How to move heavy picnic table with 1 person?

PlacidWaters

Adventurer
(1) Picnic tables in national forests have gotten massive---very long (extension for wheelchairs) and very heavy. (2) They're almost never in the right spot for my needs. Is there a simple wheel contraption that I could place under two legs at one end to make it easier to drag the table? I'm thinking of moving the table out of the way and using my own small table, which could be moved into the shade or sun at will throughout the day. Note: The table legs are round steel tubing---see photopicnic table.jpg
 
Last edited:

shade

Well-known member
pick up one end and spin it, repeat till it is where you want it
That's what I do, or a combination of pivot & drag, which may be necessary when a table is tethered.

@PlacidWaters - If you don't have a second person along to help, you could try a hand truck / dolly. Unfortunately, the small fold-up ones will probably break, and the larger ones are too bulky to pack just to move a table.

You could try slipping several disposable plastic grocery bags under an end so you can slide it. The plastic layers slip freely between each other, and can be tossed once torn up. Bags should work on most any terrain, and they're free.

You could also pull or push the table with your vehicle or a winch, but that may be unpopular with land managers, and it won't work if you want to move the table in some directions.

Pay some passersby to move it; food & drink may do it. You could also go Tom Sawyer and get them to do it on a dare.

Those are a few that come to mind, but if none of those appeal to you, we can start figuring out how many drones it'll take to lift one. :)
 

Recommended books for Overlanding

Into Africa
by Sam Manicom
From $23.88
Long Way Down: An Epic Journey by Motorcycle from Scotlan...
by Ewan McGregor, Charley Boorman
From $5.72
Road Fever (Vintage Departures)
by Tim Cahill
From $6.99

1000arms

Well-known member
Would a long (and thick enough for you to easily grab with gloves) rope allow you to position yourself where you could pull the table out of your way? You might have to retie the rope a number of times, but pulling the table in short arcs might work for you. "Pivot and drag" as Shade mentioned in a previous post. This would remove the need to lift one end as krick3tt suggested.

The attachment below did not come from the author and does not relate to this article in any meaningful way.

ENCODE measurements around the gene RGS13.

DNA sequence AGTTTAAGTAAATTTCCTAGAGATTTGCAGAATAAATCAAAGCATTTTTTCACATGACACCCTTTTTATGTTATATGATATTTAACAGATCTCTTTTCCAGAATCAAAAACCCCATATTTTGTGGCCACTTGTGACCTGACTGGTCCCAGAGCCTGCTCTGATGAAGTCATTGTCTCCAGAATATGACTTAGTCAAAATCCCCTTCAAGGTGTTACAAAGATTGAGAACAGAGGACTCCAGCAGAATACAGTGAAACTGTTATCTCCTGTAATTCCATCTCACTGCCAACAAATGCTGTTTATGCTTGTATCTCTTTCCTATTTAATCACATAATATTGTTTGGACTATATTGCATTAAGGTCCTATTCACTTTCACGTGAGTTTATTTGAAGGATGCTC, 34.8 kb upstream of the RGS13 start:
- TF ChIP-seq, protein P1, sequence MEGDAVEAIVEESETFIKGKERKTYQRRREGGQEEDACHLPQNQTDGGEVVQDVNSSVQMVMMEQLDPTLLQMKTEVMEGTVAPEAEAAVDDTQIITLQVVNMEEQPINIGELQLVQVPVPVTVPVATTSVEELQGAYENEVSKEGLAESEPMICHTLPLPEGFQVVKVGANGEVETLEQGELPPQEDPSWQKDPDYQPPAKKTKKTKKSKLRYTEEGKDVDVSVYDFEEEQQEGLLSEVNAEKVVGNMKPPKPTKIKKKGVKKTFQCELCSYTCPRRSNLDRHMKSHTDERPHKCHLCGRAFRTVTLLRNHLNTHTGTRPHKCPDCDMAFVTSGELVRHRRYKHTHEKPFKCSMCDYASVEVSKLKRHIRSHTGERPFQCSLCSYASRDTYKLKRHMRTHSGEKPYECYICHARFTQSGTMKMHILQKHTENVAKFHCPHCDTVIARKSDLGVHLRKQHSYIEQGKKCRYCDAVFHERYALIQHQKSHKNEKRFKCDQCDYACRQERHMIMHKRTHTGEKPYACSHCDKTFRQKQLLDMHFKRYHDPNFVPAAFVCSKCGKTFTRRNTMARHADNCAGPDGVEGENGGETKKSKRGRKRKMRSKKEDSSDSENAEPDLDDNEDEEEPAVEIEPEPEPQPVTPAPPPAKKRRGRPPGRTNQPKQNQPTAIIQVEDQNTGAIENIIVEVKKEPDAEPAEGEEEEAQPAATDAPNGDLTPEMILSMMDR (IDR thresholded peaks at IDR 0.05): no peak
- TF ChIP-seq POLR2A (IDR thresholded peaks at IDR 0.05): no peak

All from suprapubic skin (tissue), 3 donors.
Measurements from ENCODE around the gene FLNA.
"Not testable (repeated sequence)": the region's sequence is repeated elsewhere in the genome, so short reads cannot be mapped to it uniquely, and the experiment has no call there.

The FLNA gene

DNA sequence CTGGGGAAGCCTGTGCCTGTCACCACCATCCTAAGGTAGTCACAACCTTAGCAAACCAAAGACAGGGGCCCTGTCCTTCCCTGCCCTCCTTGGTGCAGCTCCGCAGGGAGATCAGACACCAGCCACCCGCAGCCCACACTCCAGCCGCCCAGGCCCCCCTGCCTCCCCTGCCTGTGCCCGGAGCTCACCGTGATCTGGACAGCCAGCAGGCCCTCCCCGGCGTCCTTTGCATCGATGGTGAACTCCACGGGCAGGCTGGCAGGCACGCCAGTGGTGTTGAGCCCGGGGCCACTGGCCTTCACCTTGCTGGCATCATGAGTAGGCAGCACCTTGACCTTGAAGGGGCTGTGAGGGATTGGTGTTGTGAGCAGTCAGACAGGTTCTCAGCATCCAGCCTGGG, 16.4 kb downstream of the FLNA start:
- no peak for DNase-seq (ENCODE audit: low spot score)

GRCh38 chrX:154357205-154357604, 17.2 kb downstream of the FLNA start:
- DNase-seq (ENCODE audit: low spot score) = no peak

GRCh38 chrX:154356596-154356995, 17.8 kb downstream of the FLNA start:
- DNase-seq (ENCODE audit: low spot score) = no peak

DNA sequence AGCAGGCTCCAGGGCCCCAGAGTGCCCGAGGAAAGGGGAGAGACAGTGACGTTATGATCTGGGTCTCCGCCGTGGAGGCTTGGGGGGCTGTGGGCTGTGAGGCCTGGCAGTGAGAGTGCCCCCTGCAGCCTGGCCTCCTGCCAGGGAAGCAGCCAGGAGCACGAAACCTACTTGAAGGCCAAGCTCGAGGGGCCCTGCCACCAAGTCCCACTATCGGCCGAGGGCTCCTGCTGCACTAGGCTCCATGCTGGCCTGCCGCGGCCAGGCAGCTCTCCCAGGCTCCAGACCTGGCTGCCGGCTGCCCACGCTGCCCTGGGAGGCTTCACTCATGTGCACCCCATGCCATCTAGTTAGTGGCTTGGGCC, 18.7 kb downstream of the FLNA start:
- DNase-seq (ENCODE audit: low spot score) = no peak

PlacidWaters

Adventurer
Would a long (and thick enough for you to easily grab with gloves) rope allow you to position yourself where you could pull the table out of your way? You might have to retie the rope a number of times, but pulling the table in short arcs might work for you. "Pivot and drag" as Shade mentioned in a previous post. This would remove the need to lift one end as krick3tt suggested.
That's pretty much what I've been doing for a few years. I attach a cam strap around the legs and pull it. First, these table weigh at least 150 lbs and second, dragging them tears up the ground. Age, strength, and shoulder prosthesis are factors. Looking for a better way.
 

PlacidWaters

Adventurer
The dolly's little-wheels will likely get caught in the gravel/dirt/... and the table will slide right off the dolly. The dolly is designed for use on a fairly smooth floor. Even thick carpet can cause problems.
Maybe I could add brackets to hold the table on the dolly? Campsites in the national forest are generally reasonable flat, but I do see your point.
 

shade

Well-known member
Maybe I could add brackets to hold the table on the dolly? Campsites in the national forest are generally reasonable flat, but I do see your point.
I think you'll still not enjoy lifting a table high enough to get it onto that type of flat furniture dolly. I guess you could use a long lever or jack to lift it. You'd still be better off with larger pneumatic tyres over the terrain you're likely to see. Here's an option that would pack small, and you could strap it to a table. Still kind of fiddly, but it'd get the job done.

1582996761522.png

Not a bad price, and there are cheaper panel dolly options. I'd opt for one with an adjustable width unless you find one you know will always be wide enough. A big advantage with this type is that the lifting height is fairly low.

 
dude that style of picnic table is literally the easiest thing to move .... pick up half of it by a bench and drag it on the tube legs like skids
 

shade

Well-known member
dude that style of picnic table is literally the easiest thing to move .... pick up half of it by a bench and drag it on the tube legs like skids
I don't struggle with one, but I'm still running on factory parts.
If I had a shoulder that looked like a Meccano project, I may need some help.
 

Recommended books for Overlanding

National Geographic Road Atlas 2021: Adventure Edition [U...
by tional Geographic Maps
From $22.46
Don't Go There. It's Not Safe. You'll Die.: And other mor...
by Jared McCaffree, Jessica Mans, Kobus Mans
From $19.99
Bushcraft 101: A Field Guide to the Art of Wilderness Sur...
by Dave Canterbury
From $9.99
4WD Driving Skills: A Manual for On- and Off-Road Travel
by Vic Widman
From $17.27

1000arms

Well-known member
dude that style of picnic table is literally the easiest thing to move .... pick up half of it by a bench and drag it on the tube legs like skids
You might have missed PlacidWaters previous post:

That's pretty much what I've been doing for a few years. I attach a cam strap around the legs and pull it. First, these table weigh at least 150 lbs and second, dragging them tears up the ground. Age, strength, and shoulder prosthesis are factors. Looking for a better way.
 
Top